Do you believe in your heart of hearts that you deserve a promotion? Moving up the ranks of your organization requires a whole lot more than just putting in time. Years served is no longer a prerequisite for being promoted—in fact, excelling at your job doesn't even guarantee a promotion. The people in charge of promoting employees are often basing their decisions on employees' personality, attitude and social skills. They also are much more likely to give a promotion to employees who ask, not those who wait or expect one.
Here is a checklist of the top 10 most sought-after qualities that leaders are looking for when considering a potential promotion. How many do you possess?
- Optimistic. You are enthusiastic about your work, see potential in everything you do and believe that you and your team can succeed.
- Adept. You are skilled at what you do, but more than that, you are always eager to pick up a new skill. You know how to get things done; planning and brainstorming are worthwhile, but execution is critical to success.
- Humble. You may be skilled, but you aren't a know-it-all, and you take accountability for your mistakes. You are open to criticism and are always looking for ways to learn and improve.
- Team-oriented. You do whatever it takes to meet team goals, often putting aside your own goals and needs to ensure that the team meets its objectives. You go the extra mile whenever you need to.
- Generous. You volunteer your time, your advice and your skills. You freely offer to take on tasks, train a new employee and lend a hand to others because you want to help the team—not because you are forced to or because you think your actions will earn you gold stars.
- Adaptable. You can shift priorities, accept change and manage new initiatives without breaking a sweat or complaining. The business world is constantly changing, and you have to be able to keep up and stay positive while doing so.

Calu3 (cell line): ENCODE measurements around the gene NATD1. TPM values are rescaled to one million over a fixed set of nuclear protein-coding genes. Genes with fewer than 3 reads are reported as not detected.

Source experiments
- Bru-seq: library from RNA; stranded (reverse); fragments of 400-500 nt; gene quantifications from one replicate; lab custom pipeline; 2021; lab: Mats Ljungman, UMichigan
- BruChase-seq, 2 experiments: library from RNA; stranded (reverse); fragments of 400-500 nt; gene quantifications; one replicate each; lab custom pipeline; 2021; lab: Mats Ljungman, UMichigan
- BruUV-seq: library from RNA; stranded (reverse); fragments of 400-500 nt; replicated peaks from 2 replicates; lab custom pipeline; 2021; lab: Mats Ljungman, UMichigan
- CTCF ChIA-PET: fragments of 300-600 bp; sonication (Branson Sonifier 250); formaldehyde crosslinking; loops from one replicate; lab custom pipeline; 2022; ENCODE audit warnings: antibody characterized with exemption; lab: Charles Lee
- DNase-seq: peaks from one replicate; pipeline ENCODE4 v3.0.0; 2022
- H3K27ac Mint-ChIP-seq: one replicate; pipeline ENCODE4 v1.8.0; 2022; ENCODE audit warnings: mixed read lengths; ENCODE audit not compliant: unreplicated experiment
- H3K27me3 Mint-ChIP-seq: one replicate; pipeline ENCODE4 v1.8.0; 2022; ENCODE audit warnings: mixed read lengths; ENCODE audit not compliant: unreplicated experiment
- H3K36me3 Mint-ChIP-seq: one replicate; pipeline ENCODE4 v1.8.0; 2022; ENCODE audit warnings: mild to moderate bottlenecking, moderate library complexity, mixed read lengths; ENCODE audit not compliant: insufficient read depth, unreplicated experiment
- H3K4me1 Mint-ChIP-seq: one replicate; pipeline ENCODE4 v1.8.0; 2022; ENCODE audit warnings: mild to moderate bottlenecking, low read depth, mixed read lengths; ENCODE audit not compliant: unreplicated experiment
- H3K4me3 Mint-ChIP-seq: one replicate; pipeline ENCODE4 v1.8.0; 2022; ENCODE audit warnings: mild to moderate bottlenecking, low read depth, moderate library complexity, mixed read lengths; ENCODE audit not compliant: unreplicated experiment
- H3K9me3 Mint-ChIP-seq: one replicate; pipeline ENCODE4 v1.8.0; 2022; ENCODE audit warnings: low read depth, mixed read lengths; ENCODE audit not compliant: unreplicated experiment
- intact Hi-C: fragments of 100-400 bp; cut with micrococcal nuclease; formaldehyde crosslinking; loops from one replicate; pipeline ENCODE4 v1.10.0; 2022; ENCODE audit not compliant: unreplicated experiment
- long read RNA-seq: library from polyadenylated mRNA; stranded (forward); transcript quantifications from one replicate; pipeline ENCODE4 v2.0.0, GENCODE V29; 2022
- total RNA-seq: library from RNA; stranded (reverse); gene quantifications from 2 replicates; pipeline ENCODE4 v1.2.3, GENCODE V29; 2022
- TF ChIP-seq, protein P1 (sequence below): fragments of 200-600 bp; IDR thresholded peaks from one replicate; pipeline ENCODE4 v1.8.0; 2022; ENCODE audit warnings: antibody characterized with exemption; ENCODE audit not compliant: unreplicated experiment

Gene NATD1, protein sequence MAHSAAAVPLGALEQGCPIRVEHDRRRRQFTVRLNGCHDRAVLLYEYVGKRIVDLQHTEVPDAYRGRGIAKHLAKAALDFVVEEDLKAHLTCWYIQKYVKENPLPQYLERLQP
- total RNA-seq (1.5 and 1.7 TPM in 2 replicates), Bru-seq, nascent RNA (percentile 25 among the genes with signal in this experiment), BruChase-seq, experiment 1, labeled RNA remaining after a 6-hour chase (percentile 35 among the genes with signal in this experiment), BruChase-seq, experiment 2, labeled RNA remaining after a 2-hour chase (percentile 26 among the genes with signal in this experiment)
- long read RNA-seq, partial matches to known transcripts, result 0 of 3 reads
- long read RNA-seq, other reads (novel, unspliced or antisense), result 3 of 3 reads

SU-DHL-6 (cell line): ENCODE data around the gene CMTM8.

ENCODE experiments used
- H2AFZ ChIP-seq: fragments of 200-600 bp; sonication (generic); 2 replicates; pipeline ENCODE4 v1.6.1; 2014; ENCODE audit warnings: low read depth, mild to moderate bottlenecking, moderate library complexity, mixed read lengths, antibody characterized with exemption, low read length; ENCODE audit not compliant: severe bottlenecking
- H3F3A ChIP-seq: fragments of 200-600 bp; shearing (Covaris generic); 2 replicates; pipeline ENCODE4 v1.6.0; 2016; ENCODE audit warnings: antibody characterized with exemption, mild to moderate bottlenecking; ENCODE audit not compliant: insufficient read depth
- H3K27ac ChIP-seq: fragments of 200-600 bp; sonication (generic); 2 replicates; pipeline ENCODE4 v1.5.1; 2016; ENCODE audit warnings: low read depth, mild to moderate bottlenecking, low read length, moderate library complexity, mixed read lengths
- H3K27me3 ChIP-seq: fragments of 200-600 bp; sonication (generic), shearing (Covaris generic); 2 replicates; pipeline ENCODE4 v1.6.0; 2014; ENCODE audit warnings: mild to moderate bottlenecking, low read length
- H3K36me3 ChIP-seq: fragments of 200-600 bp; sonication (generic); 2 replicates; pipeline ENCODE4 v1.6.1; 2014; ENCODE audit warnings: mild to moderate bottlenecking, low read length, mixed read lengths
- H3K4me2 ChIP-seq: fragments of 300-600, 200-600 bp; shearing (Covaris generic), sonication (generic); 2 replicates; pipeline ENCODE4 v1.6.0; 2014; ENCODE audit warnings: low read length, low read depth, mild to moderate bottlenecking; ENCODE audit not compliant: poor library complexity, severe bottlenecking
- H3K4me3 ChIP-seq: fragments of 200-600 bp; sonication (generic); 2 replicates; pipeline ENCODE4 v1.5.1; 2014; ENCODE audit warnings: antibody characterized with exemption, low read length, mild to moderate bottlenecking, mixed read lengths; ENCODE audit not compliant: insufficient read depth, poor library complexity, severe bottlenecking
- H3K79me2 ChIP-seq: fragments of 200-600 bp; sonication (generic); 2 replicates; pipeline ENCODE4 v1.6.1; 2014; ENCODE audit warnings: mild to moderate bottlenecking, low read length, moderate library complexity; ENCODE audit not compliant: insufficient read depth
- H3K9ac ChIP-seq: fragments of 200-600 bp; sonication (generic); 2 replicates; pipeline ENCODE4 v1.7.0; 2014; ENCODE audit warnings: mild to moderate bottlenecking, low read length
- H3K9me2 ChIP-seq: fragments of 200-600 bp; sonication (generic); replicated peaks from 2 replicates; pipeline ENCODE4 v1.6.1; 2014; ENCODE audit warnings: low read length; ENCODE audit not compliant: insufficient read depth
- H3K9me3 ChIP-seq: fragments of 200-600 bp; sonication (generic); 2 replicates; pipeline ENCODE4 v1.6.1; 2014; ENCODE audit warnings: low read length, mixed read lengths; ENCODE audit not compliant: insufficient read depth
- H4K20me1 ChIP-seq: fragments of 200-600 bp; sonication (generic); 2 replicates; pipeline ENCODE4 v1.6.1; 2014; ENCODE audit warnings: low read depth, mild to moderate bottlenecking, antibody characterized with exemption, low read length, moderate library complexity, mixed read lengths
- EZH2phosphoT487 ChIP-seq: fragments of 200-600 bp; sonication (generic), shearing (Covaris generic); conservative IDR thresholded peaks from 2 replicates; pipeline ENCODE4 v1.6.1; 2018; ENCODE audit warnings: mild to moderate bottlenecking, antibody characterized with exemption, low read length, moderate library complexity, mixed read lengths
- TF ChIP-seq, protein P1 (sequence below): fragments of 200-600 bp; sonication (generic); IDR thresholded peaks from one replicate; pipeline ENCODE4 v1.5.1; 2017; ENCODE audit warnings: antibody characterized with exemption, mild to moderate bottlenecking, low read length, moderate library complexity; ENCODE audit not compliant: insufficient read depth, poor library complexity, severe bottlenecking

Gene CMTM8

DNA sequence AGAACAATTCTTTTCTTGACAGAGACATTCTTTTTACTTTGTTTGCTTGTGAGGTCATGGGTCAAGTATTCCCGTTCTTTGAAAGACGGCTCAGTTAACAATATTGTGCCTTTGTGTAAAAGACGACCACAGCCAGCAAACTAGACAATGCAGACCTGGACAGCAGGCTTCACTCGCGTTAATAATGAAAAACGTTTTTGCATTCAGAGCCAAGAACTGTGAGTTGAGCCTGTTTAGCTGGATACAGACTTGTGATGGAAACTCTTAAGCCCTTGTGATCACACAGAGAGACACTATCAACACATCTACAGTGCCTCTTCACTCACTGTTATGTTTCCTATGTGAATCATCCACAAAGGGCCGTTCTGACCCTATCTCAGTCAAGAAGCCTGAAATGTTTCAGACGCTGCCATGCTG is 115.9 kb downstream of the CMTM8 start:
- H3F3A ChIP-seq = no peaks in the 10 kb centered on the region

- Essential. You are an important cog in the machine of the company, and your efforts directly contribute to the company’s revenue, stability and growth. Your department, subordinates, bosses and/or clients practically couldn’t survive without you.
- Authentic. You are genuine and honest. You sincerely praise others around you; you always tell the truth, and you present your true self. You aren't a brownnoser, saying and doing only what you think your boss wants; you are willing to speak out about ways you think the company could be doing better.
- Articulate. You can communicate effectively whether you are presenting to a group, speaking to a customer or chatting with a coworker. Additionally, you can communicate effectively in writing.
- Perseverance. Life is hard. Work can be tough and will inevitably involve some late nights and stressful days. You take the challenges in stride, maintaining your cool and managing the pressure to ensure the job gets done.
If you can honestly say you possess at least eight of those skills (all 10 is better!), you are likely promotional material. Just remember that a promotion doesn't just mean a higher salary. With promotions come much more responsibilities and duties, so know what you are getting into before you request one.